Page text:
Have we ever mentioned that 2000 Trees Festival is the best place on earth?
Obviously, that’s a trick question. Not only have we told you, but we’ve told you emphatically, at length, for three years.
There’s a reason for that and that is this: it’s honestly the truth.
Ask any band who has ever played, any camper who’s ever pitched up or crew member who’s worked it, they’ll all tell you the same thing. 2000 Trees is the friendliest, most beautiful, festival in the country (at least).
Although it has inevitably grown and developed over the 12 years it’s been running, the 2KT priority has always been that the guests have the best possible experience.
For that reason, all the things you hate about festivals are non-existent at 2000 Trees.
There’s no hikes to campsites, car parks or stages. You’re welcome to take your own food and drink where ever you like. The toilets are cleaned regularly (in the real life meaning of the word ‘regularly’ not the ‘festival meaning’) and are ALL flushable, and (for a price that’s still cheaper than the big-boy-festival’s standard tickets) you can go VIP meaning access to the VIP bar, some free booze and you’ll get to watch your favourite band from the side of the stage.
You can forget your standard crap cheese burger that you pay £10 for. At 2000 Trees you’ll eat better than you would at home. The Chicken Shack makes the best deep friend halloumi burgers we have ever seen, the Cheese Truck is a truck that serves CHEESE and Smokin Hot Tamales makes the best burritos you’ll get outside of Mexico…probably.
All of these things are primed and waiting every year at Upcote Farm – a location that’s already so beautiful people use it to get married in. Then, just when you think this WEDDING venue that’s basically in the COTSWOLDS couldn’t be more idyllic, the 2000 Trees art team rock up and fill it with some truly incredible, hand made, art installations.
And then, after all of that, there’s that line-up.
Usually I wouldn’t advocate returning bands. At other festivals, to see the same names on the poster year-after-year comes across as unimaginative.
At Trees it’s just endearing.
There are two reasons for this blatant double standard. Firstly, they’re exceptional returning bands. Vukovi, Creeper, Black Peaks – they’ve all played 2000 Trees previously, crushed it and returned to the scene of the carnage for another round.
Secondly, they’re just coming to hang with the family.
See every year, the Saturday before you all bring Trees to life, a huge group of pals have already claimed Upcote Farm as home.
They’re the set up crew and afterLIVE is beyond proud to be a part of it.
As a team we turn those fields into 2000 Trees Festival. After the best festival on earth is over we go home. Some of us might not talk for the next 12 months but you can count on us coming back the next year and settling back into farm life like nothing happened.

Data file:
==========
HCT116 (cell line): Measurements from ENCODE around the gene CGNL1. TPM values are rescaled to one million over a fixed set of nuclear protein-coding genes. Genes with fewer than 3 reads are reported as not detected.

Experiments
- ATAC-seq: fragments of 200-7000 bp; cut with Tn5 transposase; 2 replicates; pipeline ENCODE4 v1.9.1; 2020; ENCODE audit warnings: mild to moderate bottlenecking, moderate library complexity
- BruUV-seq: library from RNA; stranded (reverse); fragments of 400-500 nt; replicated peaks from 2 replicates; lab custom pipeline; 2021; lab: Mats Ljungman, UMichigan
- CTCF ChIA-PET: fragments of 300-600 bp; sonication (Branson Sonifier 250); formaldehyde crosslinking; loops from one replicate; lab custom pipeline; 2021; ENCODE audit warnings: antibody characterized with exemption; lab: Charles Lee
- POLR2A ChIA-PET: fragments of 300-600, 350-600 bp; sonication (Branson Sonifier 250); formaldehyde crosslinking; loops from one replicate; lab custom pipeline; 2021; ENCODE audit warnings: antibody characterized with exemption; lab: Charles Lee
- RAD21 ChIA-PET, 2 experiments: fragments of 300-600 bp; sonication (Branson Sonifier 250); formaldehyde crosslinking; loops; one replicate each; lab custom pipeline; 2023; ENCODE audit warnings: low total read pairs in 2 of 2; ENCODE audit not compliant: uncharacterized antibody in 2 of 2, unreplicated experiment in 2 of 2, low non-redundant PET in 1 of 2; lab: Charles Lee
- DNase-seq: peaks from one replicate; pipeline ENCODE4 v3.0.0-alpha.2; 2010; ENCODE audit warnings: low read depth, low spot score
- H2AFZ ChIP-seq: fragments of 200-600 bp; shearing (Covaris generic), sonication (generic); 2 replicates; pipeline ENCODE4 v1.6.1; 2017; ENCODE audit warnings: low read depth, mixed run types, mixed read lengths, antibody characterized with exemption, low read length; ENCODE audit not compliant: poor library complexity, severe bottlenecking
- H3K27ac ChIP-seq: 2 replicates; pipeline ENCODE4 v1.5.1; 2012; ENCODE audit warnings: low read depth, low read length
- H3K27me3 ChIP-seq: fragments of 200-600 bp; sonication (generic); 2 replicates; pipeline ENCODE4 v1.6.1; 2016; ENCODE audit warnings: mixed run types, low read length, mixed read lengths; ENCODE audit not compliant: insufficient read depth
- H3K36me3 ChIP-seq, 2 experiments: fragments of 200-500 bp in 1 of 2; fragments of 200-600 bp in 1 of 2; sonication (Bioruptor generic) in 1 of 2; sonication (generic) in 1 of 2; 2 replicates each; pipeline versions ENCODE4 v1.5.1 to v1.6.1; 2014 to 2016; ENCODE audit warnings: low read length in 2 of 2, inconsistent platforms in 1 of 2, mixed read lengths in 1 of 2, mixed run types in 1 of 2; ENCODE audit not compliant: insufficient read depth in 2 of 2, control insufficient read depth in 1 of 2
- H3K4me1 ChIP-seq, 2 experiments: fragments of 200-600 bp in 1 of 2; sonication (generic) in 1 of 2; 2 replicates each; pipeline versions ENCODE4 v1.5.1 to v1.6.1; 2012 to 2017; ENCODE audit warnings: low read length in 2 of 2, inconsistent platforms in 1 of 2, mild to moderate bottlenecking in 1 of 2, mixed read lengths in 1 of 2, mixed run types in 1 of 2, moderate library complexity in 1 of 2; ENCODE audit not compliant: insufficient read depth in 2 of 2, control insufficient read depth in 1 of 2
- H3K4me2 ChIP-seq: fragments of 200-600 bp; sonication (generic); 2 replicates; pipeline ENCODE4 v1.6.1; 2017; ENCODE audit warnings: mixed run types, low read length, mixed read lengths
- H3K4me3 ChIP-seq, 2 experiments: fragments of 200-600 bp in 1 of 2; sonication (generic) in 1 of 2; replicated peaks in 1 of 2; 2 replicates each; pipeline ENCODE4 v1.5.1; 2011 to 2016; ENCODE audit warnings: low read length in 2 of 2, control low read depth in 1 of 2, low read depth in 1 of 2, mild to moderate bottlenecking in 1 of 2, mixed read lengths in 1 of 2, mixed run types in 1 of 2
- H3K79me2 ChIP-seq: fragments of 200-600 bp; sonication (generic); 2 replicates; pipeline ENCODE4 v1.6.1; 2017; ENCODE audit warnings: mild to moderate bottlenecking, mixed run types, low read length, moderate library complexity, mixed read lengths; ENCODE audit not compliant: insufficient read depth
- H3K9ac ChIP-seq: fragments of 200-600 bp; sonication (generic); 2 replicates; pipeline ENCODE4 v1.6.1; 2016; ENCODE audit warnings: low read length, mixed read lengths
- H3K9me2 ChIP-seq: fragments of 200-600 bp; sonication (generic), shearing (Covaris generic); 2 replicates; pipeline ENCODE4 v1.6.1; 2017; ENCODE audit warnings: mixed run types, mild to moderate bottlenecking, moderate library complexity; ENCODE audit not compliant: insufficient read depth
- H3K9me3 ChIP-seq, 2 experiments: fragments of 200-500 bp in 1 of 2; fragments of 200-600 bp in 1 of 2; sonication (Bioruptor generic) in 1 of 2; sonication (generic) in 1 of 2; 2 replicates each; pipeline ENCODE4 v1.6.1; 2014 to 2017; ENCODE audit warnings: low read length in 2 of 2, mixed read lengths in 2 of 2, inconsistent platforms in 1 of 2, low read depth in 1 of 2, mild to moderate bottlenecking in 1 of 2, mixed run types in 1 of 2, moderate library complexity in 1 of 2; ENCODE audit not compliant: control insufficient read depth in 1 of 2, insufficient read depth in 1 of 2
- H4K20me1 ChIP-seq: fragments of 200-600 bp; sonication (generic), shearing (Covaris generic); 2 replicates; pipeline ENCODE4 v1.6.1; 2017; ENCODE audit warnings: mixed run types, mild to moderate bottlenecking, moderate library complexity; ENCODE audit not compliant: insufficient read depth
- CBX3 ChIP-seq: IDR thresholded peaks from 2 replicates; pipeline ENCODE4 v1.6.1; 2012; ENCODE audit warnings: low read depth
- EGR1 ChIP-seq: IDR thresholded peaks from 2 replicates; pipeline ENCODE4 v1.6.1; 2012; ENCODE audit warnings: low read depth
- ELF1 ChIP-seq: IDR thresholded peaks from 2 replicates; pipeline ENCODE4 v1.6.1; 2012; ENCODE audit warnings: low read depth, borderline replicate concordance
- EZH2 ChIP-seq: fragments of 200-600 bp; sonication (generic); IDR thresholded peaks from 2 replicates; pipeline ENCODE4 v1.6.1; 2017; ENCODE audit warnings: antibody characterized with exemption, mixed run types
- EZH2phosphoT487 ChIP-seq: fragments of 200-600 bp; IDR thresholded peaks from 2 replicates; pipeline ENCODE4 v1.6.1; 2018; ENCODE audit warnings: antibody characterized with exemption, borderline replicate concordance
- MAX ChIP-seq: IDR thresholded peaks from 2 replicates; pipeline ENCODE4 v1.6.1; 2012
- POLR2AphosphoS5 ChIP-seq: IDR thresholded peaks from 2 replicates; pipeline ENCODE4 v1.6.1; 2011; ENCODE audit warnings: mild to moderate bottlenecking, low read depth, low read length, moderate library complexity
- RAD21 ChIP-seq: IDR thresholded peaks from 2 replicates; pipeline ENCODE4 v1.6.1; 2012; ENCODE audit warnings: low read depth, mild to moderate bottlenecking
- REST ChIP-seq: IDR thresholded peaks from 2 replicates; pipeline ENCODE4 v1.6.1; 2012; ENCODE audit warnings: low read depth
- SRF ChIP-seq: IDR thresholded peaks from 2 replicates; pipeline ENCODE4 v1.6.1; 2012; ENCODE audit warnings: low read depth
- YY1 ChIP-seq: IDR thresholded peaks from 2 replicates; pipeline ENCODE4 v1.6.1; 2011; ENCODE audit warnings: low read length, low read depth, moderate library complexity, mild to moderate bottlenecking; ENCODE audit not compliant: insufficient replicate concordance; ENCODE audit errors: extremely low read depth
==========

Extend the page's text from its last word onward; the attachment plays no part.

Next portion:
It’s like the family at Christmas, except infinitely better than that.
That whole team know that you guys come back to 2000 Trees every year too – you camp in the same spots with the same people year after year. We see you and you’re part of our family as well.
Those bands that keep on coming back? So are they.
And what a proud family we were this year.
Vukovi were our standout band of 2017 and expectations for their set were high. They took those expectations and they battered them to within an inch of their life.
They would probably be the first to admit that a show is only as good as the crowd and my god did Vukovi get a blinder.
From mosh pits to dedicated crowd surfers – they were having so much fun in the Cave pit that vocalist Janine Shilstone spent most of the set in there with them.
Vukovi were exceptional but they weren’t the only ones to rip the Cave apart.
Creeper have become a household name since they first played 2KT in 2015 so, of course, people turned out in hordes.
After all, it’s not often you get to see a sextet on such a small stage and when that sextet includes Will Gould any semblance of space disappears very, very, quickly.
In such compact circumstances Creeper’s theatrics were even more heightened, proving once and for all that they are the best new British band.
Speaking of exceptional new British bands, Creeper were spied checking out Holding Absence earlier that afternoon.
Coming to 2KT from Cardiff, Holding Absence have more than put in the touring hours to catch the right attention.
Their set showed all the energy you might expect from five young lads but with an undeniable raw talent underneath.
We’ve said it before we’ll say it again – where other vocalists have started off raw and grown with training and experience, Lucas Woodland has begun his career with a voice that will give you goose bumps.
Whilst Woodland landed firmly on his feet in a frontman’s job, the same can’t be said for Mallory Knox’s Sam Douglas who took to the 2KT Main Stage for the first time since the departure of ex-vocalist Mikey Chapman.
But Mikey fans should be warned – this is likely to be the last time we write of Knox from this angle since his shock exit in January is simply not relevant any more.